In an admission, the IAF said that given its depleting strength, it does not have the adequate numbers to “fully execute” an air campaign in case of a two-front war involving Pakistan and China simultaneously.
It also sought more 5th generation fighter aircraft over and above the 36 Rafales since it was a requirement. The revelation by the IAF comes at a time when the squadron strength of the force has come down to 33 in comparison to the sanctioned strength of 42.
Of the 33, a very large chunk is made up of Russian origin Su-30 jets, the front line fighter aircraft of the country.
However, the serviceability ratio of the aircraft is very poor with the figure hovering around 55 percent. This means that out of 100 aircraft, only around 55 are available at a point of time with the rest being bogged down in service.
“Our numbers are not adequate to fully execute an air campaign in a two front scenario. The probability of a two front scenario is an appreciation which you need to do. But, are the numbers adequate? No. The squadrons are winding down,” Air Marshal B S Dhanoa, Vice-Chief of the IAF said addressing a press conference. He was asked if the IAF has the capability to fight a two-front war if it breaks out tomorrow.
IAF sources said that a two-front war is not a likely possibility for the next few years and in the meantime, the force hopes to come up with the required capability. “We have conveyed our concerns to the government.
The government is seized of this problem and the reason why the government signed the 36 aircraft (Rafale) on G2G basis is because of urgency that they felt because of the depletion in squadron numbers,” Dhanoa, a Kargil war veteran said.
Asked if there is a requirement for more Medium Multi-Role Combat Aircraft (MMRCA) type aircraft besides the 36 Rafales, he said yes. “There are various avenues that are being explored. There is a requirement for us to buy an MMRCA class aircraft more than the 36 numbers that we have signed. Which platform may come in, that is something between us and the government. We (both) will have to take a call,” he said.
Deputy Chief of the IAF Air Marshal R K S Bhadauria said that a decision on more aircraft will take only after the conclusion of the contract for 36 Rafale fighter jets.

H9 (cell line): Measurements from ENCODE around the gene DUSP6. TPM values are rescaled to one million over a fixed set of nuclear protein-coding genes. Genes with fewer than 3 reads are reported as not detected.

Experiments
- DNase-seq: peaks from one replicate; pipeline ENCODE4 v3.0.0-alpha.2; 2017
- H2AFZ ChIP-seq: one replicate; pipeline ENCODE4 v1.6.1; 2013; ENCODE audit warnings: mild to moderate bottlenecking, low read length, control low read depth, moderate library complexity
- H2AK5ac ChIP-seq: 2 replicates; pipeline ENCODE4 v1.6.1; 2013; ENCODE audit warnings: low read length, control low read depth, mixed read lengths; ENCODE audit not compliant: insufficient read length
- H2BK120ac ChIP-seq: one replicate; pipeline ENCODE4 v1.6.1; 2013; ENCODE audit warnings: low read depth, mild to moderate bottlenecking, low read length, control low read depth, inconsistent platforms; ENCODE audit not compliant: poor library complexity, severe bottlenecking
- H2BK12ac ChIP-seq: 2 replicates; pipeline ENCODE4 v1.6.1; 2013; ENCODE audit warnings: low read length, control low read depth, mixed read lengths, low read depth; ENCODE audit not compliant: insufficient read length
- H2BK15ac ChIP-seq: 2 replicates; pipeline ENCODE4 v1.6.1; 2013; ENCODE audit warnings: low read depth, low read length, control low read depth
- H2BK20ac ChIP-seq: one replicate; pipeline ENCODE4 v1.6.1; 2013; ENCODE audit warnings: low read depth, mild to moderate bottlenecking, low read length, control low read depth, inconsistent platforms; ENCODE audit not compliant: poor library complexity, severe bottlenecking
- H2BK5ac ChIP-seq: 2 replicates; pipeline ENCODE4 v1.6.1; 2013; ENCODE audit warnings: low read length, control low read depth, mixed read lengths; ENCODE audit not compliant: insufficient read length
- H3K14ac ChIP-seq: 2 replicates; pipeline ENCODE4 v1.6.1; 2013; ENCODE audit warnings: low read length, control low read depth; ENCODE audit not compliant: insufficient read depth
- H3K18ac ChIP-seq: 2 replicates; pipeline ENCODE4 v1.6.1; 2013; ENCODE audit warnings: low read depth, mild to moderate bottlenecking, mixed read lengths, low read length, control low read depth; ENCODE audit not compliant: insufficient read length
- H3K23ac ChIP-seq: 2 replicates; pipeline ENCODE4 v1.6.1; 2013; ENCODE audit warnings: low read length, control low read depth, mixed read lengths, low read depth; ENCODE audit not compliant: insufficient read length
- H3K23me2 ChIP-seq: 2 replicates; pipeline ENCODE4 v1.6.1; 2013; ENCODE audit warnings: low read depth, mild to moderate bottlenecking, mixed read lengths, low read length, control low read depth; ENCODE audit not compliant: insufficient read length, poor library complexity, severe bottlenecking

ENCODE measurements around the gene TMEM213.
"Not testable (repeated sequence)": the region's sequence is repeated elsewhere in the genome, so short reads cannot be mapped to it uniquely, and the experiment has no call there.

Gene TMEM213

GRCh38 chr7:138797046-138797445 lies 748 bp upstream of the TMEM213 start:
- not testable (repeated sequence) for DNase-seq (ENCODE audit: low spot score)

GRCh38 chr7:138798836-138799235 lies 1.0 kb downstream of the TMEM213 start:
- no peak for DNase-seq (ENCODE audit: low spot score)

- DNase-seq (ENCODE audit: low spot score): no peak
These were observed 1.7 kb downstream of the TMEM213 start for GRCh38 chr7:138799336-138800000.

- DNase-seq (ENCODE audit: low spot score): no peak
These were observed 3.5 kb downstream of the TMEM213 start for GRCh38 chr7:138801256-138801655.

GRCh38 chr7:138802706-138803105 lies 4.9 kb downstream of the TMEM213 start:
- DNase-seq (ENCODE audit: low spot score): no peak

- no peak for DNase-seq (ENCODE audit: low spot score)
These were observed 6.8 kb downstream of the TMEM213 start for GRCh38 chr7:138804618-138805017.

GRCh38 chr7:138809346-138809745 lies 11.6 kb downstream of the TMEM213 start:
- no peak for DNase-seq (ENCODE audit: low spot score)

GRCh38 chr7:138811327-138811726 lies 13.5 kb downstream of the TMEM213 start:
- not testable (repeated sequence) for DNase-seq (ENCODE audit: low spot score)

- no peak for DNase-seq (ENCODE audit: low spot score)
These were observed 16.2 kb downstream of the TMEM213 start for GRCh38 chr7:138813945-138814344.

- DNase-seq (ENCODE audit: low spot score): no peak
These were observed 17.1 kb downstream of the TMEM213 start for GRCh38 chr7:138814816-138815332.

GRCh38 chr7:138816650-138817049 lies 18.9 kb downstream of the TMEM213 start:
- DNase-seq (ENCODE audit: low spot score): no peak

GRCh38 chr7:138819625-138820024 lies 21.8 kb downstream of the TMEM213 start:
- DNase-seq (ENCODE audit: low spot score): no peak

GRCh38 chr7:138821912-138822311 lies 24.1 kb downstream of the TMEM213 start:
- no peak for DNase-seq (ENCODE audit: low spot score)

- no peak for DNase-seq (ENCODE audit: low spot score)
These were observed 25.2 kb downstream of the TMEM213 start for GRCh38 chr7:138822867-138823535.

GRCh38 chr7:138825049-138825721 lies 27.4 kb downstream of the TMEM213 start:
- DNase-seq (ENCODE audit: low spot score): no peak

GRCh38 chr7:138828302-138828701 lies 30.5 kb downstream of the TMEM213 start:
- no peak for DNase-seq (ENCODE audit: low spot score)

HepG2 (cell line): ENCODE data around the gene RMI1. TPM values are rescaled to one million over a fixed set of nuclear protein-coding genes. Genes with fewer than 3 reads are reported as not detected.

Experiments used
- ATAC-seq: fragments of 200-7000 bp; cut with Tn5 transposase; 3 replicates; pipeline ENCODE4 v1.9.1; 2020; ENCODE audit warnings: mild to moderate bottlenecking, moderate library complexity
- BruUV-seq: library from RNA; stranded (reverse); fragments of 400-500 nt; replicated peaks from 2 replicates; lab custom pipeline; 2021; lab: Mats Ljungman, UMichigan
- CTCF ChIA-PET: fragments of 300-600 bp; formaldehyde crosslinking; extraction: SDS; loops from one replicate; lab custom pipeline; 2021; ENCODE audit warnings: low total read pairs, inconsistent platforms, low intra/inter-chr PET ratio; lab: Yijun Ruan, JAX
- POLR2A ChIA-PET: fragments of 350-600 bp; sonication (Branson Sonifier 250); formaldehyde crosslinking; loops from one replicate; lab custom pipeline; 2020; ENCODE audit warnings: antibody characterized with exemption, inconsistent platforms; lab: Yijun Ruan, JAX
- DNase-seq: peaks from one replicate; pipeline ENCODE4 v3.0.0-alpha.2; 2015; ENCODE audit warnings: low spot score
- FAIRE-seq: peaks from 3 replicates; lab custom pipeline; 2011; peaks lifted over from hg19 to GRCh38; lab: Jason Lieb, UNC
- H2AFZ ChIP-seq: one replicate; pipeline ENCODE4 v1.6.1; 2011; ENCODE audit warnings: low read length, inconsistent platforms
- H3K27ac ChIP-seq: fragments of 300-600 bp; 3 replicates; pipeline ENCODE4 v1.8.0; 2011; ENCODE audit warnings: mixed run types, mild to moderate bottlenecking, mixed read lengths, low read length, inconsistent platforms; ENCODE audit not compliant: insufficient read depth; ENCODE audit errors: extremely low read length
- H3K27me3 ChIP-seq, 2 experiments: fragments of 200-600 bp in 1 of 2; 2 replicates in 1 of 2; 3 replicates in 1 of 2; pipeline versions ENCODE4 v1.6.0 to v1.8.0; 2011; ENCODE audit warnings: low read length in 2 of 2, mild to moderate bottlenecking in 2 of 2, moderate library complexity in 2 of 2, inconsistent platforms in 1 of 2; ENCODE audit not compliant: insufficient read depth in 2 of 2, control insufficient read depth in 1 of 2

Asked how many more MMRCA type aircraft is the IAF looking at, Bhadauria said he would not like to go into numbers. “I am not going into numbers. MMRCA, you are aware of total numbers (126 fighters). We are getting 36 out of that.
So there is a leftover there and we will take a rather holistic view of overall numbers,” he said. The IAF officers said that the Rafale will significantly enhance the capability of the IAF. Talking about the low serviceability of the Su-30, the IAF vice chief Dhanoa said that it is an issue.
“It is being monitored at the highest level in Ministry of Defence. We want to sign the long term material contract so as to have a quick turnaround,” he said.
Dhanoa asserted that the sale of eight F16s to Pakistan does not drastically alter the air power balance in the region but admitted: “it makes my life more difficult”.
“I have to put more hi-tech platform against it. The MMRCA is designed in such a way that we need to offset this capability. When does war, conflict or adventure (Kargil) take place? It takes place when he has a doubt in your deterrence. If you demonstrate your deterrence, we should have peace because he will know that he will be hit very badly,” he said. To beef up the IAF, Defence Ministry has decided to procure a total of 120 indigenous Tejas Light Combat aircraft.
Of the 120, 100 of them will come with 43 improvements over the existing Tejas, currently being test-flown by the IAF for various parameters and slated for final operation clearance in March.
The first upgraded Tejas is scheduled to be produced in 2018 and the target is to complete the requirement by 2022-2023.
Tejas will fill the void created by ageing MiG-21s and MiG-27s that will be phased out by 2022.
There are 260 Soviet-era single-engine MiG-21 and MiG-27 jets in the IAF fleet. The Air Force needs at least 400 additional jets over the next 10 years.
The government is also exploring getting fighter jets through the ‘Make in India route’. A number of fighter jet manufacturers have approached the Defence Ministry with their plans to set up production plants here.